Dong Nguyen, my family's famous "Hainan Chicken Rice" restaurant in Ho Chi Minh City, Vietnam, where I grew up and worked when I was only eight years old. In the photo below were my parents who established the Dong Nguyen restaurant business around 1945. When my father passed away in 1965, it was my mother who raised us and built Dong Nguyen into a well-known and very profitable business in the area. For many years in 1970s and 1980s, my family's Dong Nguyen restaurant provided for the livelihood to all my married elder sisters' husbands and children, and even to some of the husbands' parents and siblings. After the war in 1975, when the husbands didn't have jobs or a family business of their own to make a living or when they ran away from the new economic zone (Kinh Te Moi) and have no place to live, my family provided them with jobs in the restaurant and places to live and let them into our house. Anyone who is old enough and lives in the area knows that Dong Nguyen was established by the Ngo family and knows how generous we were to those who depended on us for a better life. That is a fact that can not be altered or denied.
I remember when I
was a teenager long ago, my mother said to me "our restaurant is
sufficient to nurture three generations." And after she arrived in the
U.S. to join me, she said "every one (sibling) still in Vietnam is to
have an equal share of the restaurant business profit." Every
one in the picture below and all their children, if they have the need, should be shared owners of this Dong Nguyen restaurant in Ho Chi Minh
City because the restaurant was started and made famous by the Ngo family for more than 30 years ago. Not a single sibling, and certainly not her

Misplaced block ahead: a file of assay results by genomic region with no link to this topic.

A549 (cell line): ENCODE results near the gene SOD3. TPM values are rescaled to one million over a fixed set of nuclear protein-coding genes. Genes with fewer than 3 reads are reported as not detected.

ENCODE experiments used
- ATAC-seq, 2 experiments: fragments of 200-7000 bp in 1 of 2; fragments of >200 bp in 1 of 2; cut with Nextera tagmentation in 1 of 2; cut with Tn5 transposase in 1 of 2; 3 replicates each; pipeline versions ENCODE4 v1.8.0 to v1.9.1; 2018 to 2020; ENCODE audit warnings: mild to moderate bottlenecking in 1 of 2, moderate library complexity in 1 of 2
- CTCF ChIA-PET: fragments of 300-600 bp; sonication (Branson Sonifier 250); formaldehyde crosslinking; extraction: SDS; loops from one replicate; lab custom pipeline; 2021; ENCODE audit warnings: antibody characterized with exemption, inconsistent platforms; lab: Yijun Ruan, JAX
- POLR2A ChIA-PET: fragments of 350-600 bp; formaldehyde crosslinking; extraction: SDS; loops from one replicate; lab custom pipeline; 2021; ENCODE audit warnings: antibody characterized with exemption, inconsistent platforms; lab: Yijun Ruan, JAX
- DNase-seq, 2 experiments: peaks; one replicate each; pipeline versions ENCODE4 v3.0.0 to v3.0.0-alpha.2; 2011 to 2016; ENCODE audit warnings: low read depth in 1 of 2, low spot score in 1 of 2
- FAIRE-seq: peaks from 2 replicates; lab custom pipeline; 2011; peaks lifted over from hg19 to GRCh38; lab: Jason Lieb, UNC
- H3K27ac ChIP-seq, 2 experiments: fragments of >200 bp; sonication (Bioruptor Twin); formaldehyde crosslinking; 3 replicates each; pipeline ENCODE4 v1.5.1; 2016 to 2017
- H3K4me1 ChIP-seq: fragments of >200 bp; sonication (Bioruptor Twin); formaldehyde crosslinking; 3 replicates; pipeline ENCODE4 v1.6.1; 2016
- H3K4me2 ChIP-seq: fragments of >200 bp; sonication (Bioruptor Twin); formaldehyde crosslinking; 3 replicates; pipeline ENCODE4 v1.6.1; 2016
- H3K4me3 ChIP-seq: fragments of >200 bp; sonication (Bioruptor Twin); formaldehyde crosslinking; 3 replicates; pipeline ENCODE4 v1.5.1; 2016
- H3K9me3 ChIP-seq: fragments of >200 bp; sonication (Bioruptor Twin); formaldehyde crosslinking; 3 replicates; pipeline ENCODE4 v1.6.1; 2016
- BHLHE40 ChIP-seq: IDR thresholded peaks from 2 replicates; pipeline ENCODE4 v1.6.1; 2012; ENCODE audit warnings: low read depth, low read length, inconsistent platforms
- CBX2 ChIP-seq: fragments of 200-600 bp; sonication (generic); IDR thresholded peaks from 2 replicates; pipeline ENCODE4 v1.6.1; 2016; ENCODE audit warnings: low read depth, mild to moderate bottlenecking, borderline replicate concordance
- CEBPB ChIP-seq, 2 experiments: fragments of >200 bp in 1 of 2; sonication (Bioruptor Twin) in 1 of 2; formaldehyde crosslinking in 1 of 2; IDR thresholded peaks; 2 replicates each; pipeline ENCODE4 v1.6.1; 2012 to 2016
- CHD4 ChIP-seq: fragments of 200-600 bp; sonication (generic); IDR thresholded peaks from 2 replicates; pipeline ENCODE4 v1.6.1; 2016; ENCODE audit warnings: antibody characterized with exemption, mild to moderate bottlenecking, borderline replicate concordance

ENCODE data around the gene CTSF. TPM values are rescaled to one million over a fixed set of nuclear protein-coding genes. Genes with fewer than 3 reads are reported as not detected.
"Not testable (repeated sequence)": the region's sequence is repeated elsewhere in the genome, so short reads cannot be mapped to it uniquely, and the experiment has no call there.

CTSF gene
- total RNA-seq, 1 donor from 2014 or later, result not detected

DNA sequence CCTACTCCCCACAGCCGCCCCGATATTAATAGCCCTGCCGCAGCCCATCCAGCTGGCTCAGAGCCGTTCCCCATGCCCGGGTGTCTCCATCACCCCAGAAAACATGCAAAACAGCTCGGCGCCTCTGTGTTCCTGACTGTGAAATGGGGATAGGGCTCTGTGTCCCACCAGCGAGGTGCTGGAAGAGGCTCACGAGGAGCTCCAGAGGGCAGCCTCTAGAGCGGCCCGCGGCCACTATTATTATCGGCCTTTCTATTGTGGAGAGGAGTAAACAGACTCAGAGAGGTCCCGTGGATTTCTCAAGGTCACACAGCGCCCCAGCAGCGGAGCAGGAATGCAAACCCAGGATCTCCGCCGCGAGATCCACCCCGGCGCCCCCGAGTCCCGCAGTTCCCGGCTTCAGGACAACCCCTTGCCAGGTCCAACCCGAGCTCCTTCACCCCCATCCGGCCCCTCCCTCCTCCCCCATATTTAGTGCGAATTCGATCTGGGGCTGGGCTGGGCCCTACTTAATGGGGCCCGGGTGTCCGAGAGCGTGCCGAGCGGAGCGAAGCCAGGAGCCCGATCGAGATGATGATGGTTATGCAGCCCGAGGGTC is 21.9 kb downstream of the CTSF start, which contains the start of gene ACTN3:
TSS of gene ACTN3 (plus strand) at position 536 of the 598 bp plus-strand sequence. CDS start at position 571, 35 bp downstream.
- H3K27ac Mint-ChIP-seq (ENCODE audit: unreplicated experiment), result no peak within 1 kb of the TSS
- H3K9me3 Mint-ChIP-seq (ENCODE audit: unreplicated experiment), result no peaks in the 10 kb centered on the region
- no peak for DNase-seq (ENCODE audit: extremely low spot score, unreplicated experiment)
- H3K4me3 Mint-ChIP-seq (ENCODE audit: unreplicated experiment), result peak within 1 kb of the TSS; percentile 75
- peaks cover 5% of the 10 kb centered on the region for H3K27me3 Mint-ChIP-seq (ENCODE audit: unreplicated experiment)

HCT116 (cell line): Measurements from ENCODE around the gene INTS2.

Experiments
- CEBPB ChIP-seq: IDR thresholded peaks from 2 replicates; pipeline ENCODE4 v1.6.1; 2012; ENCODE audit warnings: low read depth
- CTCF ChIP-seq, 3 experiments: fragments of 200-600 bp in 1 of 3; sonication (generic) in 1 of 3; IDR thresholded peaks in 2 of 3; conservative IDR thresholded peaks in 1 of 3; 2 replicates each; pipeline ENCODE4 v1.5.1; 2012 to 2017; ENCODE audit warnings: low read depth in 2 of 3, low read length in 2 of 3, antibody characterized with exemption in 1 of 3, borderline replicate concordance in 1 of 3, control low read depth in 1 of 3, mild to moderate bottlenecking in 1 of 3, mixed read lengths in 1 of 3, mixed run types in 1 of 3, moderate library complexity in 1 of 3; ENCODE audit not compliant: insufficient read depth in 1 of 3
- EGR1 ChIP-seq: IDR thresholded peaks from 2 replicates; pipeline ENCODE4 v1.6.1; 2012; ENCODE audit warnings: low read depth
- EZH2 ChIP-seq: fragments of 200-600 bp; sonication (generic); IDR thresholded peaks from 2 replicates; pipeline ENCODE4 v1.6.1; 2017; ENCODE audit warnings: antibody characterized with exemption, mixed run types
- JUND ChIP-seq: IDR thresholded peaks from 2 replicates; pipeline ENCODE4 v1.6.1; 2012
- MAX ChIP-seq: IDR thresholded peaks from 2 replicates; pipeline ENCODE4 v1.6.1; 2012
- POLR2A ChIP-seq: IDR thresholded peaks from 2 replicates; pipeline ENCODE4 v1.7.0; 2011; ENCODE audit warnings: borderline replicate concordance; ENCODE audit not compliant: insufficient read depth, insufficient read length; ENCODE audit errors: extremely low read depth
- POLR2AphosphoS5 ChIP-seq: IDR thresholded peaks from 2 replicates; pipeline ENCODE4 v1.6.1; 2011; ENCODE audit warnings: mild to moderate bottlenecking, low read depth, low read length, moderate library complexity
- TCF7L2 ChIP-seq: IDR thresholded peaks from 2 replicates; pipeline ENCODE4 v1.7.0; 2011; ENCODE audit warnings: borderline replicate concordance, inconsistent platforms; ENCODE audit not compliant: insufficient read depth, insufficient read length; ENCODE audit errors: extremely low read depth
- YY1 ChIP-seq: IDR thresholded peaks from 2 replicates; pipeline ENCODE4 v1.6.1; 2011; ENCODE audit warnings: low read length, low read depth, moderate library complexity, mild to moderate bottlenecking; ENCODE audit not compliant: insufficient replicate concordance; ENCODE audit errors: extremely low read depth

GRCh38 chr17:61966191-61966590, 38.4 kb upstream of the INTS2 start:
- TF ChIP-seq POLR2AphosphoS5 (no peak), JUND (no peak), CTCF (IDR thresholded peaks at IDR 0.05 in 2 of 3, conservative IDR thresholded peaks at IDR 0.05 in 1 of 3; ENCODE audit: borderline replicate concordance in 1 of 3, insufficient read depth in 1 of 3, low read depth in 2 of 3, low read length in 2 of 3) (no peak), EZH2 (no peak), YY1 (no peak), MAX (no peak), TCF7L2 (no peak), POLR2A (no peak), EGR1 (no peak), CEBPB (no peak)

husband or sons, should take all profit and the family business. My
brother, his wife and his children in Vietnam ought to be shared owners
and have rights in this family business.
For the past 18 years, my Vietnamese sister-in-law has not been
accepted as part of the "big family", and she and my brother were
bullied, intimidated, called names and excluded from the family business, and were
looked down on and ridiculed by the people who took the restaurant and pocketed all the profits, all for the tactics of alienating and turning my brother's family away. That is heartless, cruel, unfair and unjust. I am very much saddened,
and I called on other siblings to help my brother but so far most have
turned their backs on him. On behalf of my sister in Vietnam, I sincerely
apologize to my sister-in-law and her children for how they have been
mistreated and excluded from the family business for 18 years. My
brother's family has been going through some very difficult time,
but I hope they will endure and eventually get the share of the family
business that are rightfully theirs. I told my brother that there is always hope, and I am
sure a brighter future is ahead for his family.
飲水思源 When you drink water, think of its source.
Please do not mistreat my brother -- your brother, your brother-in-law, your uncle.
Please do not deny my brother and my sister-in-law's rights.
Please do not rob my brother and sister-in-law's share of the family business.
I have no doubt Mom would kick you and your husband out the door if she knew what you would do to her son!
really a wonder that I haven't dropped all my ideals, because they seem
so absurd and impossible to carry out.
Yet I keep them, because in
spite of everything I still believe that people are really good at
heart. -- Anne Frank
In the midst of darkness, let there be light.
In the midst of ignorance, prejudice, betrayal and hatred, let there be compassion, hope, loyalty and love.
In the midst of ungratefulness, let there be gratitude.
In the midst of selfishness, greed and cruelty, let there be generosity, honesty and morality.